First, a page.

Last week, MPs debated a government motion to place the RCMP in charge of an integrated Hill security force. Tempers were short, and presiding officer Barry Devolin rose to caution the House against emotional outbursts. Conservative MP Cathy McLeod rightly observed that everyone was still on edge after the chilling events of October 22.
While it’s worth remembering that it was violence that triggered the security shake-up, what many in the House seem to have forgotten is the nature of their roles as MPs. In fact, some do not seem to understand what Parliamentary Privilege actually is, or why it demands a fierce defence.
Once called Parliamentary democracy’s “beating heart” by House Clerk Audrey O’Brien, Privilege is a set of rules developed to protect legislatures from interventionary or violent governments (i.e. the executive; in Canada, this is the Prime Minister and the cabinet). Privilege prioritizes the work of Parliamentarians. Without Privilege, there is no guarantee that MPs and Senators will be able to control and manage Parliament, reach important votes, or carry out their jobs.
As emerging democracies well know, Parliamentary Privilege does not spring fully formed from a rulebook or constitution. Frighteningly easy to subvert or destroy in the name of patriotism or expediency, it must be carefully cultivated and protected.
When I interviewed then-sergeant at arms Kevin Vickers several years ago, he went to great pains to stress that Centre Block was a legislative building. “This building is not a government building,” he told me. “It is not government. This is legislative, this is Parliament.”
Under the current system, security personnel operating in the House report to the Sergeant at Arms, who in turn reports to the Board of Internal Economy, a committee made up of MPs and chaired by the speaker. House and Senate security liaise with the other security forces operating in the Parliamentary Precinct through a Master Security Planning Office and take part in joint training and daily briefings.
The proposed changes would put the RCMP in charge. When NDP MP Wayne Marston declared these changes “unconstitutional” last Friday, it was because the RCMP commissioner reports to the Minister of Public Safety and Emergency Preparedness, a member of the government.
In other words, the fear is that Parliamentarians will lose control of legislature security. In a fundamental way, Parliamentary Privilege would be undercut.
Is this compromise of Privilege the best or only way to make Parliament safer for those who work there? It seems doubtful, especially given the sparse details available on the plan and the RCMP’s admission that they are not ready to take over security. Other options, such as the NDP’s motion to integrate security but maintain Parliamentary control, are worth considering.
While the 2012 Auditor General report did call for an integrated security force, it said nothing about putting the RCMP in charge. Nor has the government explained its decision to downgrade the role of sergeant at arms at a time when the need for such an intermediary between the RCMP, Hill officials, and Parliamentarians has never been more apparent.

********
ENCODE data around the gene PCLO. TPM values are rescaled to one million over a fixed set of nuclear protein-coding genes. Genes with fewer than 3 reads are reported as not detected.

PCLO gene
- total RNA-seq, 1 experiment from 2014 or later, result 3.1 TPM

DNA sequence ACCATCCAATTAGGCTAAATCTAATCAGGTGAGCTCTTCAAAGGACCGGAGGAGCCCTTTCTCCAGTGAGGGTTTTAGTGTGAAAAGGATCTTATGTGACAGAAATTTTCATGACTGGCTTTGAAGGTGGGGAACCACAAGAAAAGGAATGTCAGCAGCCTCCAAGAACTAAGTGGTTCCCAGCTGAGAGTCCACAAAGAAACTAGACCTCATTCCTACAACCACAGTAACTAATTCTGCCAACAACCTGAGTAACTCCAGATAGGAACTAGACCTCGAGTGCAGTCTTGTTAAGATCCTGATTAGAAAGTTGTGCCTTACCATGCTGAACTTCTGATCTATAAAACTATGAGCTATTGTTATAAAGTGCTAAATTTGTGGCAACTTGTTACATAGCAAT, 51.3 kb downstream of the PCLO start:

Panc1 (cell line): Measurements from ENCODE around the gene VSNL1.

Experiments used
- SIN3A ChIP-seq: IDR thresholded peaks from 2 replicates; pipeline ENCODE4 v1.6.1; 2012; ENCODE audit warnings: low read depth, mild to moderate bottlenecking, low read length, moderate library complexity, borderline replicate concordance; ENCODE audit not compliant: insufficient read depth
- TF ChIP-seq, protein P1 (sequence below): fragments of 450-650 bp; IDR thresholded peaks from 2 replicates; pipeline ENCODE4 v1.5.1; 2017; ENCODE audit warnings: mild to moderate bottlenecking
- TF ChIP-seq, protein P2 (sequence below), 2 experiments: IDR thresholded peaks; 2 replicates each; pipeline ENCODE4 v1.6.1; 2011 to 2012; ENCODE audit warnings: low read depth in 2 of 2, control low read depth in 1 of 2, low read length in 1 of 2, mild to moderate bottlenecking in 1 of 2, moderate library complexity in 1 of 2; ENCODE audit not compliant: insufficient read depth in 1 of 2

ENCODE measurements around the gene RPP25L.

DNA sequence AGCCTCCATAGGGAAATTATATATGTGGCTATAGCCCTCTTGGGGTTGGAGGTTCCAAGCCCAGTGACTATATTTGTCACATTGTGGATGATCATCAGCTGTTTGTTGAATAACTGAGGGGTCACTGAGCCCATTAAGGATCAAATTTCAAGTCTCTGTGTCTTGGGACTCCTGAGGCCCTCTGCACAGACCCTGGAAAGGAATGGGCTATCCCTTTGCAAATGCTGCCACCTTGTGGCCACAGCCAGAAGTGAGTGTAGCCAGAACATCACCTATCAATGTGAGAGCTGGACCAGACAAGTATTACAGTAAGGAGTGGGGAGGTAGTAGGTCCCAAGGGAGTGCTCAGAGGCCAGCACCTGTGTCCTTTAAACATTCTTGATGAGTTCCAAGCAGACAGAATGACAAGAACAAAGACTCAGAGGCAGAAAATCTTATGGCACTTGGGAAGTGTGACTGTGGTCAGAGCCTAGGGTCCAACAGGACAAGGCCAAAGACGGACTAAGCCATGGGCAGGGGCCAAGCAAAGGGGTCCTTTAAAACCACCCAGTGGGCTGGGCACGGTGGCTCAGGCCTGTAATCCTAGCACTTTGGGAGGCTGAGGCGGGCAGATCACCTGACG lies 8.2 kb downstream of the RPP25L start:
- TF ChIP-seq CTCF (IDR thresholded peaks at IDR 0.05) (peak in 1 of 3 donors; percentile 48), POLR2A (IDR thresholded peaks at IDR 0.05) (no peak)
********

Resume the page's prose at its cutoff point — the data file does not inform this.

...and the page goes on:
Behind the scenes, Hill officials and Parliamentarians are likely carefully considering their options. Speaker Andrew Scheer, who has demonstrated a deep appreciation for Privilege in the past, is doubtless aware that the most powerful precedent set during his time in that position risks being an erosion of Privilege.
Why should Canadians care about such a seemingly innocuous change? At the most basic level, curtailing Privilege impairs MPs from carrying out their jobs. It means that Parliamentarians and Hill staff have less leverage to limit partisan activities inside the Parliament Buildings, and no recourse when overzealous security officers block Parliamentarians from accessing the Senate and House of Commons during key votes.
These changes could also limit ordinary Canadians’ access to the Hill. In the past, those advocating for more barriers have inevitably portrayed peaceful protesters and visitors as inconveniences, or, even worse, threats. There is a danger here of allowing this narrative to dominate how we understand our Parliament, and for the whole conversation to turn on security.
Some MPs have expressed frustration that Kevin Vickers is no longer present to defend the legislature’s independence. Ultimately, though, it is up to Canada’s MPs and Senators to find a long-term solution that effectively integrates Hill security, protects Parliamentary Privilege, and preserves the Precinct as a space for constituents, protesters, tourists, and Hill workers, including security personnel.
Parliamentary Privilege is the hard-won legacy of centuries of struggle by democratic reformers both at home and abroad. It would be a shame for MPs and Senators to let it crumble without a fight.
From the British Speaker defending Parliamentarians against the violent intrusion of King Charles I to Canada’s own LaFontaine and Baldwin asserting responsible government, there has been an ongoing tug of war in our history between those who would protect the rights of the people’s representatives and those who would let an executive have its way in all matters of the state. This might be a rare week when that push and pull becomes visible, when MPs and Senators must place themselves on one side or the other.
Let us hope our Parliamentarians choose carefully.
Anne Dance is a History postdoctoral fellow at Memorial. She first began researching security and public space as part of the 2008-2009 non-partisan Parliamentary Internship Programme.